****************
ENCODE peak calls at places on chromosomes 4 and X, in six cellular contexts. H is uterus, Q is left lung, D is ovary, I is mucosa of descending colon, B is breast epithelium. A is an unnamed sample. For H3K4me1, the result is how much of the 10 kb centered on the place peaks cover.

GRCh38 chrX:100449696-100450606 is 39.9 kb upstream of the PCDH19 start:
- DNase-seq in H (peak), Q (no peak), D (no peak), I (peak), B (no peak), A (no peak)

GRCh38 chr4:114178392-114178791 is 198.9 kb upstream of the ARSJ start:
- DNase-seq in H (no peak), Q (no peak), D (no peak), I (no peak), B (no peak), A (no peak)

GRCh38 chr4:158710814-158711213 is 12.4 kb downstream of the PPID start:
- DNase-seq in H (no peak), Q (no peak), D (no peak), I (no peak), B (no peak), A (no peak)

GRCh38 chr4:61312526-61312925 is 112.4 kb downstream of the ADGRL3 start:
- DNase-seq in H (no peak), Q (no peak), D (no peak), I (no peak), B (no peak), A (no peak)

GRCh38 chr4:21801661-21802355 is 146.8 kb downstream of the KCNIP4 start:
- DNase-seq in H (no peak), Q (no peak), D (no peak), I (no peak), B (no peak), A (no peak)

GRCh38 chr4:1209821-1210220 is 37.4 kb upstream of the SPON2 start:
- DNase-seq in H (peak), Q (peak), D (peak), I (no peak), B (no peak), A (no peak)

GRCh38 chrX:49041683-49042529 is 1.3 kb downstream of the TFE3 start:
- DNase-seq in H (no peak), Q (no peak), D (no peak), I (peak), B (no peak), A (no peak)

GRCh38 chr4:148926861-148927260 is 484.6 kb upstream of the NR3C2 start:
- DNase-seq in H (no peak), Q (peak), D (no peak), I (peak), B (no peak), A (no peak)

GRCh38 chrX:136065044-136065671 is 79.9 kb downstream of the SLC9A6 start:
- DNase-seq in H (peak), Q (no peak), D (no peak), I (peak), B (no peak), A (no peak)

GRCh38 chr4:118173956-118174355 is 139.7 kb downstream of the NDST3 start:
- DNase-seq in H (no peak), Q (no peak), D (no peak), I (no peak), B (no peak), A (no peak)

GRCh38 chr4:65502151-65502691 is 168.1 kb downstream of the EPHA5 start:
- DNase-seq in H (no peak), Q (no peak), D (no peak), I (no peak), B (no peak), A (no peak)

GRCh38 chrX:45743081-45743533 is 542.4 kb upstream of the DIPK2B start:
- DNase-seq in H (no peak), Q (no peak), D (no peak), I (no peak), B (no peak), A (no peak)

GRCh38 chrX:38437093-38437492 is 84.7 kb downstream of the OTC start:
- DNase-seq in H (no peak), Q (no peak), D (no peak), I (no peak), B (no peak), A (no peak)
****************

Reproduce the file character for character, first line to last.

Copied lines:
ENCODE peak calls at places on chromosomes 4 and X, in six cellular contexts. H is uterus, Q is left lung, D is ovary, I is mucosa of descending colon, B is breast epithelium. A is an unnamed sample. For H3K4me1, the result is how much of the 10 kb centered on the place peaks cover.

GRCh38 chrX:100449696-100450606 is 39.9 kb upstream of the PCDH19 start:
- DNase-seq in H (peak), Q (no peak), D (no peak), I (peak), B (no peak), A (no peak)

GRCh38 chr4:114178392-114178791 is 198.9 kb upstream of the ARSJ start:
- DNase-seq in H (no peak), Q (no peak), D (no peak), I (no peak), B (no peak), A (no peak)

GRCh38 chr4:158710814-158711213 is 12.4 kb downstream of the PPID start:
- DNase-seq in H (no peak), Q (no peak), D (no peak), I (no peak), B (no peak), A (no peak)

GRCh38 chr4:61312526-61312925 is 112.4 kb downstream of the ADGRL3 start:
- DNase-seq in H (no peak), Q (no peak), D (no peak), I (no peak), B (no peak), A (no peak)

GRCh38 chr4:21801661-21802355 is 146.8 kb downstream of the KCNIP4 start:
- DNase-seq in H (no peak), Q (no peak), D (no peak), I (no peak), B (no peak), A (no peak)

GRCh38 chr4:1209821-1210220 is 37.4 kb upstream of the SPON2 start:
- DNase-seq in H (peak), Q (peak), D (peak), I (no peak), B (no peak), A (no peak)

GRCh38 chrX:49041683-49042529 is 1.3 kb downstream of the TFE3 start:
- DNase-seq in H (no peak), Q (no peak), D (no peak), I (peak), B (no peak), A (no peak)

GRCh38 chr4:148926861-148927260 is 484.6 kb upstream of the NR3C2 start:
- DNase-seq in H (no peak), Q (peak), D (no peak), I (peak), B (no peak), A (no peak)

GRCh38 chrX:136065044-136065671 is 79.9 kb downstream of the SLC9A6 start:
- DNase-seq in H (peak), Q (no peak), D (no peak), I (peak), B (no peak), A (no peak)

GRCh38 chr4:118173956-118174355 is 139.7 kb downstream of the NDST3 start:
- DNase-seq in H (no peak), Q (no peak), D (no peak), I (no peak), B (no peak), A (no peak)

GRCh38 chr4:65502151-65502691 is 168.1 kb downstream of the EPHA5 start:
- DNase-seq in H (no peak), Q (no peak), D (no peak), I (no peak), B (no peak), A (no peak)

GRCh38 chrX:45743081-45743533 is 542.4 kb upstream of the DIPK2B start:
- DNase-seq in H (no peak), Q (no peak), D (no peak), I (no peak), B (no peak), A (no peak)

GRCh38 chrX:38437093-38437492 is 84.7 kb downstream of the OTC start:
- DNase-seq in H (no peak), Q (no peak), D (no peak), I (no peak), B (no peak), A (no peak)